Then, the night before Glossip was to be executed, Oklahoma City's Fox affiliate reported that prosecutors had destroyed a box of evidence in 1999 — before Glossip's first appeal had been heard and his conviction overturned. The box reportedly contained more information about the motel's financial records — the information that Glossip has long claimed would prove he wasn't embezzling from the motel. In other words, the Fox affiliate discovered that there might have been evidence that would disprove the supposed motive in Van Treese's murder — but that that evidence was now never going to come to light.

Those discoveries were what prompted the Oklahoma Court of Criminal Appeals to delay Glossip's execution for two weeks so they could look over the new evidence in full. But ultimately, they weren't enough. Defense lawyers had already been arguing Sneed lied — and having more evidence for it was just an expansion of their original argument. And the evidence of prosecutorial misconduct didn't prove, one way or the other, Glossip's guilt in the original case.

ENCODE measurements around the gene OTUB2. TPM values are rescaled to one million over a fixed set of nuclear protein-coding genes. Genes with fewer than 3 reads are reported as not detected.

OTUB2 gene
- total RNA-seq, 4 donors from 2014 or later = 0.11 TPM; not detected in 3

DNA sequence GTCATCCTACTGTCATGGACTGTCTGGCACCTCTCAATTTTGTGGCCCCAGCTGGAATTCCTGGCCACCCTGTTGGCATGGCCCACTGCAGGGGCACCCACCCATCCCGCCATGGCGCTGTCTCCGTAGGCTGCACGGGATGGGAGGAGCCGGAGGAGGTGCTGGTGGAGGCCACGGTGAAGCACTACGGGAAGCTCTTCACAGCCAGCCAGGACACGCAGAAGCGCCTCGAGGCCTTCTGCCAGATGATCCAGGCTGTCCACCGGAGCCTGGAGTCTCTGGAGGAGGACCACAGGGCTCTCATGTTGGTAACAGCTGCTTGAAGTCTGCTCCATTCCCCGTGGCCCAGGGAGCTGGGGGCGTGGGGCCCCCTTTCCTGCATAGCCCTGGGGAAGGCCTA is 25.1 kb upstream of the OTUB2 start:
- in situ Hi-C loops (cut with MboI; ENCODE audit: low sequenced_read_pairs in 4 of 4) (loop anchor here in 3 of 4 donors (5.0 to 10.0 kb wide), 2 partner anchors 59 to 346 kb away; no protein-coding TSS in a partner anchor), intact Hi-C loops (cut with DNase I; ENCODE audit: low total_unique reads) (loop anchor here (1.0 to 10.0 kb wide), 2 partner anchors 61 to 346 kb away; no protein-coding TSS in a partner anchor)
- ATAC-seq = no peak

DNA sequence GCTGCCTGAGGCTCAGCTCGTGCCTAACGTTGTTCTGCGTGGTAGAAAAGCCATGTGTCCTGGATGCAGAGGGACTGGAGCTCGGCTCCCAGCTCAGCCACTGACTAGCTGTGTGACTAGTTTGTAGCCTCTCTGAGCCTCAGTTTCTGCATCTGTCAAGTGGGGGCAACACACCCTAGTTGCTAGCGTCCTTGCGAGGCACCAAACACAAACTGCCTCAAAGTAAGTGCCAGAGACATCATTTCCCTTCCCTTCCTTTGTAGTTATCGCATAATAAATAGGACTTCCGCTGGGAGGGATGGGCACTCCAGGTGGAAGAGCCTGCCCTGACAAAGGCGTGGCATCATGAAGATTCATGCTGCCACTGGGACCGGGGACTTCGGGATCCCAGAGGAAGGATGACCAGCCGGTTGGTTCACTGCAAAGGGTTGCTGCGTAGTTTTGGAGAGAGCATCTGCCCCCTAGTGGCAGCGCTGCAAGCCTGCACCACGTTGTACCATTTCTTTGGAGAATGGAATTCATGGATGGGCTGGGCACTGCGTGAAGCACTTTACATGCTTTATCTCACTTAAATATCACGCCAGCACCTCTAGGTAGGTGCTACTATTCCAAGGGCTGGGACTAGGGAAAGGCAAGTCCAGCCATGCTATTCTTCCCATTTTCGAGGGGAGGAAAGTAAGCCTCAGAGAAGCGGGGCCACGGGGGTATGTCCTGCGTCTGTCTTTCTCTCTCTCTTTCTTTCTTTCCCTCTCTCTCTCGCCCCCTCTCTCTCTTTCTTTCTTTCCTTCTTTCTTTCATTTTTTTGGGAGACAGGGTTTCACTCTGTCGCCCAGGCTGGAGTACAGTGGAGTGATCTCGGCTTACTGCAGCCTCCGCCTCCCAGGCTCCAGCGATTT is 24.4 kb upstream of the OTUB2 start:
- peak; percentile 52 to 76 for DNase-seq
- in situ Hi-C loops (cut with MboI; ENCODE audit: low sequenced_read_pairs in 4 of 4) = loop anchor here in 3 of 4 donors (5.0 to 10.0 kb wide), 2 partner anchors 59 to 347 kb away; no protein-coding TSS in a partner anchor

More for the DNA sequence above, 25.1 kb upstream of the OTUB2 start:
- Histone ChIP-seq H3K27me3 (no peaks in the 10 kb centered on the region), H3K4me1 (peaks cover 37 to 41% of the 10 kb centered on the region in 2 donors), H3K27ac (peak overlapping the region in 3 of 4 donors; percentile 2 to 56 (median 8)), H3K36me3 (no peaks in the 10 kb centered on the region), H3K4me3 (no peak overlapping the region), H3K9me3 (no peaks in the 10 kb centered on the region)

Neither discovery counted as new evidence in Van Treese's murder itself — which is the standard the court said it needed to justify another delay. But there will never be new evidence in the murder that could exonerate Glossip. There's only a piling on of doubt. That isn't enough for a legal remedy that would save him from execution — it's just enough to make a lot of people, no matter how Glossip is ultimately executed, very, very uneasy.